Clinical examination[edit | edit source]
- palpation to detect an enlarged thyroid gland or a formation of bumps or nodules,
- auscultation revealing increased gland flow, pulse and blood pressure (tachycardia, bradycardia, arrhythmia, palpitations).
Other important factors:
- unusual weight loss or weigh gain,
- evaluation of the appearance of eyes – protrusion of the eyes, retraction of the upper eyelids, eyes wide open,
- color of skin (yellowing),
- possible evaluation of the occurrence of tremor in hyperkinetic movements.
Blood tests[edit | edit source]
Reference values of TSH (mlU/L)
|values of TSH (mlU/L)||diagnostic statement|
|to 0.1||hyperthyroidism with a suppressed pituitary-thyroid regulatory axis|
|0.1–0.3||lower limit of hyperthyroidism|
|3.5 – 10||hypothyroidism threshold, iodine utilization disorders|
- Free thyroxine = free T4 (FT4) – thyroxine, not bound to protein transporters and immediately available to cells, is usually elevated in hyperthyroidism and decreased in hypothyroidism.
- Total thyroxine = total T4 – the total amount of thyroxine in the blood, the evaluation of increased or decreased values is the same as the free thyroxine, but the result of this test may be affected by, for example, pregnancy or the use of hormonal contraception.
- Total triiodothyronine = total T3, free triiodothyronine = free T3 (FT3) – the same evaluation as in the previous tests, again the level of free T3 is a more accurate indicator.
- Thyroglobulin Tg – undetectable or in minimal amount in a healthy person, increased in thyroiditis, or thyroid tumors, in this case Tg levels are also used as evaluation of the success of the treatment.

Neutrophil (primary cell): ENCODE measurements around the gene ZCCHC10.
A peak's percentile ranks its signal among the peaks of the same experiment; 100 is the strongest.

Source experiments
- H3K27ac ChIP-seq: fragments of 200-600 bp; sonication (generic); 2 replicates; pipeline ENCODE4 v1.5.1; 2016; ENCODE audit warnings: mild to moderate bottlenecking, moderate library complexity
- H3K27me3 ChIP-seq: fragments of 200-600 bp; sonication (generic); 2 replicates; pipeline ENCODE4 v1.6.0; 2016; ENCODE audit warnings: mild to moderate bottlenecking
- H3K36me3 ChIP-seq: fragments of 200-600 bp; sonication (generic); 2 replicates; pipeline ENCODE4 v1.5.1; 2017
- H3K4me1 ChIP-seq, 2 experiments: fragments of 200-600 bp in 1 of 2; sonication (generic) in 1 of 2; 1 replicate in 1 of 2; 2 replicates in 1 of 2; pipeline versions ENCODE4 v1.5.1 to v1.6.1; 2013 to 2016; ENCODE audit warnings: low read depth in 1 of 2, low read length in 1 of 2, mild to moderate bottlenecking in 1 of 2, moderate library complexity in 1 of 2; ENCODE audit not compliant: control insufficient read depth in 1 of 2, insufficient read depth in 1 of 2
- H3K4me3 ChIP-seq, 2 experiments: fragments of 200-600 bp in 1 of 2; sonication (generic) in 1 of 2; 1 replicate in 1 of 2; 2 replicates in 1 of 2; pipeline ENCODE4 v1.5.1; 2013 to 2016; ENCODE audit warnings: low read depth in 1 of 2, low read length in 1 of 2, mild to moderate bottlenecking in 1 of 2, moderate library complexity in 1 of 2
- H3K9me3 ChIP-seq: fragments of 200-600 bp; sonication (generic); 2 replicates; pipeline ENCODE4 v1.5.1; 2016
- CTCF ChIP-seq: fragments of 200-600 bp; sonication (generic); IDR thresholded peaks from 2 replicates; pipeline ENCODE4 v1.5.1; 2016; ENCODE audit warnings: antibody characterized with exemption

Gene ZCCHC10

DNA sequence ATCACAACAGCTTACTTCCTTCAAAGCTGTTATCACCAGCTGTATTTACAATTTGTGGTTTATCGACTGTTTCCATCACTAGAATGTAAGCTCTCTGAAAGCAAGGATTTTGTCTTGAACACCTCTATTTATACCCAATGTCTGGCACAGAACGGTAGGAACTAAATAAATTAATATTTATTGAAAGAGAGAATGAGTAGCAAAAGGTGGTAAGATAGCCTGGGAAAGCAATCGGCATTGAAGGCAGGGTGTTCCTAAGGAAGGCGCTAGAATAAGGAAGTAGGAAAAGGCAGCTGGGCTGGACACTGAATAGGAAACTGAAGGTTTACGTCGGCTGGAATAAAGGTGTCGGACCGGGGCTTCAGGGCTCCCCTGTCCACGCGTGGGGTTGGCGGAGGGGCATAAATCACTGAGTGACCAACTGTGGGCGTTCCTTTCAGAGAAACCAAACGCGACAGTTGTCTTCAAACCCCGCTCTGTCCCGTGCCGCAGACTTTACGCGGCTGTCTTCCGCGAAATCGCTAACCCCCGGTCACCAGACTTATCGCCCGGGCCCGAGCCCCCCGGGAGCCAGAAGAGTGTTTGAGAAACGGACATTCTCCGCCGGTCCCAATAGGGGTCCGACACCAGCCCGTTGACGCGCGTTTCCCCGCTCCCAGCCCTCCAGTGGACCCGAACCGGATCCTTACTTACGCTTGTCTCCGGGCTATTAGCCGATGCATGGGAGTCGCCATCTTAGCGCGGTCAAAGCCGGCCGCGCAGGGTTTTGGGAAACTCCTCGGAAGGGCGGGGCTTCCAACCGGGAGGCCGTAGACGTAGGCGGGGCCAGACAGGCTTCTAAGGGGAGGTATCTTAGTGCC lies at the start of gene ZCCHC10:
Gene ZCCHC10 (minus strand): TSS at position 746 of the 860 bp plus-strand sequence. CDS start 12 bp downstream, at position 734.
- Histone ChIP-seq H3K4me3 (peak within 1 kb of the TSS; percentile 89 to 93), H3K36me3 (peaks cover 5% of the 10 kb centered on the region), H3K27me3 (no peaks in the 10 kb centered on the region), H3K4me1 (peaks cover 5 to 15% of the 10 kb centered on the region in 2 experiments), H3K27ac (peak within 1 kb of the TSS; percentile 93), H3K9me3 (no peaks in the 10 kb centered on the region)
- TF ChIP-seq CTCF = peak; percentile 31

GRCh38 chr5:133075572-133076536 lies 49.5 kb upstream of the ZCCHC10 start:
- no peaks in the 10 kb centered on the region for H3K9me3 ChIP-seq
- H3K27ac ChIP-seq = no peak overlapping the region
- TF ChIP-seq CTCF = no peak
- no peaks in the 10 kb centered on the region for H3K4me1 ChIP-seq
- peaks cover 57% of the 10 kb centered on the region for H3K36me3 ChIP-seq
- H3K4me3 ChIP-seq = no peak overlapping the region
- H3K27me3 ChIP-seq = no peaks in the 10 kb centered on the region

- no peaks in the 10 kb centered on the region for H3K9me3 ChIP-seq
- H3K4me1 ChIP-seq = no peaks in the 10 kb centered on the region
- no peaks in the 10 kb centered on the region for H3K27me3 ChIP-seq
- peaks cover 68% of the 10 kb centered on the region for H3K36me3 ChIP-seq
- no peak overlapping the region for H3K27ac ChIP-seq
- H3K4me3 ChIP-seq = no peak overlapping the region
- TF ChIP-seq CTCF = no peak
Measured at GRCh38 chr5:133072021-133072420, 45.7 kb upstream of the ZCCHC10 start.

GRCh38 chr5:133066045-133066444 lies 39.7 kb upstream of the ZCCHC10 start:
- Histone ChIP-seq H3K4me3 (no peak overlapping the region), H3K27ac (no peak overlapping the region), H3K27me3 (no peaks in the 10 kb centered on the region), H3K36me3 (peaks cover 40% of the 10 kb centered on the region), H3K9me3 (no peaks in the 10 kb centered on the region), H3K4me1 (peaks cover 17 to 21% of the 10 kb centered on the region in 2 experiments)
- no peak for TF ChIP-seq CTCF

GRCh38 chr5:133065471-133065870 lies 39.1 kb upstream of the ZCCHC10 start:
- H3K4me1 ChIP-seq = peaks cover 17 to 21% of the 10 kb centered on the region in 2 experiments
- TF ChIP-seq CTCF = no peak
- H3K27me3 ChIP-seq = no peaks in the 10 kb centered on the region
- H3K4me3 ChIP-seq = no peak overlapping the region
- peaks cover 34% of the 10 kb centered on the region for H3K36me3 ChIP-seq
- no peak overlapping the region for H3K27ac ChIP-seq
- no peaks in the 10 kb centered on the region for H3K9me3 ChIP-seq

Iodine uptake scan (RAI-U)[edit | edit source]
A test that clarifies how well the gland absorbs and processes iodine (iodine uptake sensing). The patient is orally administered a substance with a radioactive isotope iodine (iodine 123) and a special device monitors the extent to which and where the element is processed in the thyroid gland. This imaging method identifies the so-called "hot" and "cold" nodules in the gland.
- A malignant tumor is rarely indicated by the "hot" nodules.
- "Cold" nodules (which don't show activity when scanned) tend to be more treacherous. It shows the size of the gland before an operation of the malignant tumor, and after the operation, it reveals the tumor's unoperated part. It can locate thyroid tissue in other places than the neck (ectopy).
US, CT, MRI examination[edit | edit source]
It can detect nodules in the gland hidden during palpation, it is used to evaluate the nodule and spread. It distinguishes a cyst filled with fluid from a solid. However, it does not distinguish a benign nodule from a malignant one. With the help of ultrasound, we can measure the size and estimate the volume of the gland.
Fine needle biopsy[edit | edit source]
A tissue sample of the thyroid gland for microscopic examination is taken by a puncture with a thin needle.
Links[edit | edit source]
Related articles[edit | edit source]
- Thyroid disease
- Examination for thyroid diseases
- Radionuclide examinations of the thyroid gland
Bibliography[edit | edit source]
- ČIHÁK, R. Anatomie 2. 1. edition. 2002. pp. 470. ISBN 80-247-0143-X.
- MARTINÍK, K. Základní algoritmus detekce poruch štítné žlázy v denní praxi lékaře [online]. The last revision 2007, [cit. 6. 4. 2009]. <http://www.profmartinik.cz/wp-content/soubory/stitna-zlaza-detekce-poruchy.pdf>.